Time to encourage

Some Chinese demographers and public administration scholars say encouraging transnational marriage would help China ease its gender imbalance.

There are an estimated 30 million more men than women of marriage age in China, said Peng Xizhe, director of the Center for Population and Development Policy Studies under Fudan University. Some men, especially those in rural areas, have difficulty finding women for marriage due to fierce competition, Peng said.

"Transnational marriages can, to some extent, improve China's 'marriage squeeze'," Peng told the Global Times. "Even though we can't solely rely on foreign wives to solve this problem - having millions of foreign brides come to China is impossible - it could be a part of the solution."

Transnational marriages may also help with China's disappearing demographic dividend, said demographer Zhou Haiwang, deputy director of the Institute of Population and Development under the Shanghai Academy of Social Sciences.

"If foreign spouses are granted more rights enjoyed by citizens, more foreign nationals may be willing to settle in China, and if so, their children may be an addition to the Chinese workforce," Zhou said.

Some scholars point to the case of the foreign women who maintain de facto marriage relationship with Chinese men. In some southern border areas, there were women who sneaked into or were trafficked into China from nearby countries including Vietnam, Cambodia and Laos in the 1990s and early 2000s, said Han Jialing, a research fellow at the Institute of Sociology under the Chinese Academy of Social Sciences.

These women, who have been living in China for decades but have neither a valid passport nor a marriage certificate, face bigger difficulties than other legal foreign spouses do, Han said.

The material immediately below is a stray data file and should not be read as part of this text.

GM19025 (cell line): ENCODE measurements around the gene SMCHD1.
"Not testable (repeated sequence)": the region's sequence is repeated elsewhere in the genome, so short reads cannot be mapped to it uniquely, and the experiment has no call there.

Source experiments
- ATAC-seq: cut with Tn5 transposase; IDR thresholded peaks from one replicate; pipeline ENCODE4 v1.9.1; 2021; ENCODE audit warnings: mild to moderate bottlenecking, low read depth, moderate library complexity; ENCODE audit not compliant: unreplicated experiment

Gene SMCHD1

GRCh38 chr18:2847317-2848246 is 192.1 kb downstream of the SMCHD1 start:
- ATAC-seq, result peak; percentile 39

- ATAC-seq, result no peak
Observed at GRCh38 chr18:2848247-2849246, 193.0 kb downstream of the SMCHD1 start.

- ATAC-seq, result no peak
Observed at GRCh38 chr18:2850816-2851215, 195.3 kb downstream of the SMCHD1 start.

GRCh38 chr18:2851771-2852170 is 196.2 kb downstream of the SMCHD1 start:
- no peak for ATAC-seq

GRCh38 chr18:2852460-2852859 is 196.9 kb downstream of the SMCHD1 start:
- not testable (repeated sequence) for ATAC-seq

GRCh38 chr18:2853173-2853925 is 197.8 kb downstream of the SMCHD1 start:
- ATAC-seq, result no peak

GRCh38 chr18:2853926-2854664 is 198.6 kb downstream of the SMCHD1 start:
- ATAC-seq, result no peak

A foreign bride in Shanghai Photo: IC

'Underground foreign wives'

It's hard to accurately know how many such "underground foreign wives" are in China - they are not included in China's official population statistics.

Fieldwork then becomes the main method for researchers to know how big the group is in a certain place. A township in the border city of Ruili in Southwest China's Yunnan Province, for instance, had 1,425 transnational families in March 2017, accounting for 35 percent of all local families. These figures came from frontline investigations of a Yunnan-based scholar Chen Xue.

Han conducts similar investigations. Since 2018, she randomly visited or surveyed more than 100 villages in South China's Guangdong Province each year with Yu Jiaqing, a research assistant at the Institute for Economic and Social Research under Jinan University, to learn about the life of foreign wives there.

More than 20 of the 100 villages they reached in 2019 had foreign wives, ranging from a few to nearly 100 in number. These foreign women were in their 40s or 50s. They have learned to speak Putonghua or Guangdong dialects, and have gotten used to local customs and lifestyle through the years, Han and Yu recalled.

"Nonetheless, very few of them were legal spouses registered at China's civil affairs organs," Yu told the Global Times.